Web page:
Thursday, August 11, 2011

Donovan Cook interview, part 1

Donovan Cook is the creator of 2 Stupid Dogs, which aired on TBS and in syndication in 1993-95. It was then subsequently rerun on Cartoon Network where it gained following within animation fans. He has also worked at Disney, Spumco, and Klasky-Csupo. The phone interview took place on August 11, 2011.

Where are you from? What were your influences?
I'm from California. I grew up in northern California, then moved to southern California as a teenager. Influences, early on, were Disney cartoons, Warner Bros. cartoons and particularly a couple of Peanuts animated television specials. The Halloween special, the Christmas special. I loved those. Heavily influenced by those early on and Schulz in general. A little bit later, toward high school, obviously Calvin and Hobbes was huge for me back then.

And you went to CalArts?
Yeah, from '87 to '90.

Made any films there?
I made four films there. Generally in the character animation program at CalArts you make one film a year. I made a first year film, made a second year film. In the second year we started making some collaborative films, too. Made a couple of group films in the second and third year, but made terrible films the first couple of years. Last year I made my first film that was actually coherent. Got some laughs and things like that. I was in the same class with Pete Doctor, Ash Brannon, Chris Ure, Mark Kennedy. We were a great year. Great class.

Did you made any acquintances with fellow students that you would work with on other shows?
Oh sure. Quite a number of people from 2 Stupid Dogs were from CalArts. Craig McCracken, who art directed Stupid Dogs was a year, maybe two years behind my class. And Mike Moon, Genndy Tartakovsky, Rob Renzetti, Tony Craig. Almost all of us were from CalArts, right around the same time.

Did you get a job in animation after graduation almost instantly?
I was really fortunate. At the end of the second year I did an internship at Disney Feature Animation on Little Mermaid. At the end of my third year, which is when I graduated, I went back to Disney for a year. I left Disney to create 2 Stupid Dogs.

You worked at Spumco on Ren & Stimpy?
I did, yes. For a little while. I was at Spumco when all the really nasty stuff went down, when Nickelodeon shut it down. I left Disney, I was 22. I thought it would take me few months to sell Stupid Dogs. Ha ha. Took a year and a half. So in the meantime I did a few things and I was fortunate enough to meet John K. and spend some time there. I had never done any television work before so my first lessons in how to make TV cartoons was at Spumco with John K. so that was a great time for me. I learned alot from John, and Ron Hughart was there. Ken Bruce and Dan Jeup were there at the time. Those guys were all there directing and I came in as an assistant director and really learned alot about television and how to keep it from getting too rough around the edges. But then all hell broke loose. Luckily that happened right around the time when we had just finalized the deal with Hanna-Barbera so the timing was okay. So I left Spumco and went directly to Hanna-Barbera to start working on Stupid Dogs.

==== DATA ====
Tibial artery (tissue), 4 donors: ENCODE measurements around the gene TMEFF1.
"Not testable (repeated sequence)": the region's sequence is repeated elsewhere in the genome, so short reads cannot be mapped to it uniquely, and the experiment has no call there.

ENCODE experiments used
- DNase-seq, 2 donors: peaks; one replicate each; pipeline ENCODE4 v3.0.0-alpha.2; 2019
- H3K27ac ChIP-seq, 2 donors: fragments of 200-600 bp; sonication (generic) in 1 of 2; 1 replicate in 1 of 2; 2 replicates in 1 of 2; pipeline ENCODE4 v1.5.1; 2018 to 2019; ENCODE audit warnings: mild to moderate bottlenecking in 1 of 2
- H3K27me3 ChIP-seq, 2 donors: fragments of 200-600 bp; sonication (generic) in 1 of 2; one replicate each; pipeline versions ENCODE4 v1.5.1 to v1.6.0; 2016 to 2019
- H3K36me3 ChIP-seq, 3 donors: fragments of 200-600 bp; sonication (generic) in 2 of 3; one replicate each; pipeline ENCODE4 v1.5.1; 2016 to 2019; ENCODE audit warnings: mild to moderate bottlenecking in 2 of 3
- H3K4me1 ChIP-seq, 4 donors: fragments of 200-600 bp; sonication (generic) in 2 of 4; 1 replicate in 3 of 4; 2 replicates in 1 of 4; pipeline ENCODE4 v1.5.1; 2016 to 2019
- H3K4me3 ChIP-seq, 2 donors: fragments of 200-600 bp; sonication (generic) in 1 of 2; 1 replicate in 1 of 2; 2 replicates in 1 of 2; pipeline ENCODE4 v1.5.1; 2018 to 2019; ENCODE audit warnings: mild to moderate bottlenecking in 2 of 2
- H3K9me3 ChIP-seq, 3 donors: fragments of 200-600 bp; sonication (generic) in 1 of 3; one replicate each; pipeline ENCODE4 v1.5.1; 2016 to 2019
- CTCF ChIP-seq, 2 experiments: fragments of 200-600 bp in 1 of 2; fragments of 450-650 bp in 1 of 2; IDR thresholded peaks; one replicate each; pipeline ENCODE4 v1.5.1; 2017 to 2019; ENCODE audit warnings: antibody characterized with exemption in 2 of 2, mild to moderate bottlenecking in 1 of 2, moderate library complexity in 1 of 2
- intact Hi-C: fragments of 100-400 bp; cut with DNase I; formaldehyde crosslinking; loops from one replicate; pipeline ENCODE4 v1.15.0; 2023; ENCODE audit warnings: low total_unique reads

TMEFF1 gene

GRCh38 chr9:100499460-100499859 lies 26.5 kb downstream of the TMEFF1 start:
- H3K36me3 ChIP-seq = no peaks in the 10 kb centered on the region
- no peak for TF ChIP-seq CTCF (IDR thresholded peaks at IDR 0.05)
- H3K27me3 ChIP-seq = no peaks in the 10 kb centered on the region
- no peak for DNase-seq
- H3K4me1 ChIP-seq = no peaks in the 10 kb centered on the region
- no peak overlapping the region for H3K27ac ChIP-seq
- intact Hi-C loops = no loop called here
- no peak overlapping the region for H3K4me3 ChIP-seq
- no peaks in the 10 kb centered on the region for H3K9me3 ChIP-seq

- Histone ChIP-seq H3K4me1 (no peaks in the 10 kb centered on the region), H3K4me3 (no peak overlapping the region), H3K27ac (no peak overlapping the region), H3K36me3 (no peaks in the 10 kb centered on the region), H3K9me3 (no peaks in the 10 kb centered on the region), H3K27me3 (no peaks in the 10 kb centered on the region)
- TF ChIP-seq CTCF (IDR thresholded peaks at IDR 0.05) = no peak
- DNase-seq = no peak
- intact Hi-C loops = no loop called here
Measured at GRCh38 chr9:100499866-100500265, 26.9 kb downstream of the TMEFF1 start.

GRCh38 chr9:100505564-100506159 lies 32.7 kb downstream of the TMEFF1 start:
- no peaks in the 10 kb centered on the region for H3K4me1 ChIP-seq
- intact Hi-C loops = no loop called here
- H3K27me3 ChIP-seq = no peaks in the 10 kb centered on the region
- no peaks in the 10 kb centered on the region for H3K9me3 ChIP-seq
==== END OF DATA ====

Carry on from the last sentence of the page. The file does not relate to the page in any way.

What did you do as an assistant director at Spumco?
Spumco was a great place. They were very hands on. They did what's called character layouts. Once the storyboards were done you would make story reel, or what people now call an animatic, to time out with the storyboard and the dialogue tracks. And then instead of immediately shipping it out overseas they would do character layouts, where alot of really talented artists would do, not all the key poses you would use if you were to animate, but, say, if you were going to have a scene you were going to animate with it was going to have maybe twelve key poses, in the character layout you would probably do maybe four or five of those, the really, really key ones. And so as an assistant director I helped work with the directors in timing some of the character layouts and if something wasn't working I would do some fixes to it. So I was there as a second hand to some of the directors, dealing with timing and character poses and things of that nature.

Continue to Part 2

Interview (C) Charles Brubaker
2 Stupid Dogs (C) Hanna-Barbera Cartoons, Inc.
The Ren & Stimpy Show (C) Viacom International

1 comment:

Yeldarb86 said...

The Cal Arts graduates of the time were really lucky. Cartoon Network was launched, which gave some of them an immediate long-term job opportunity.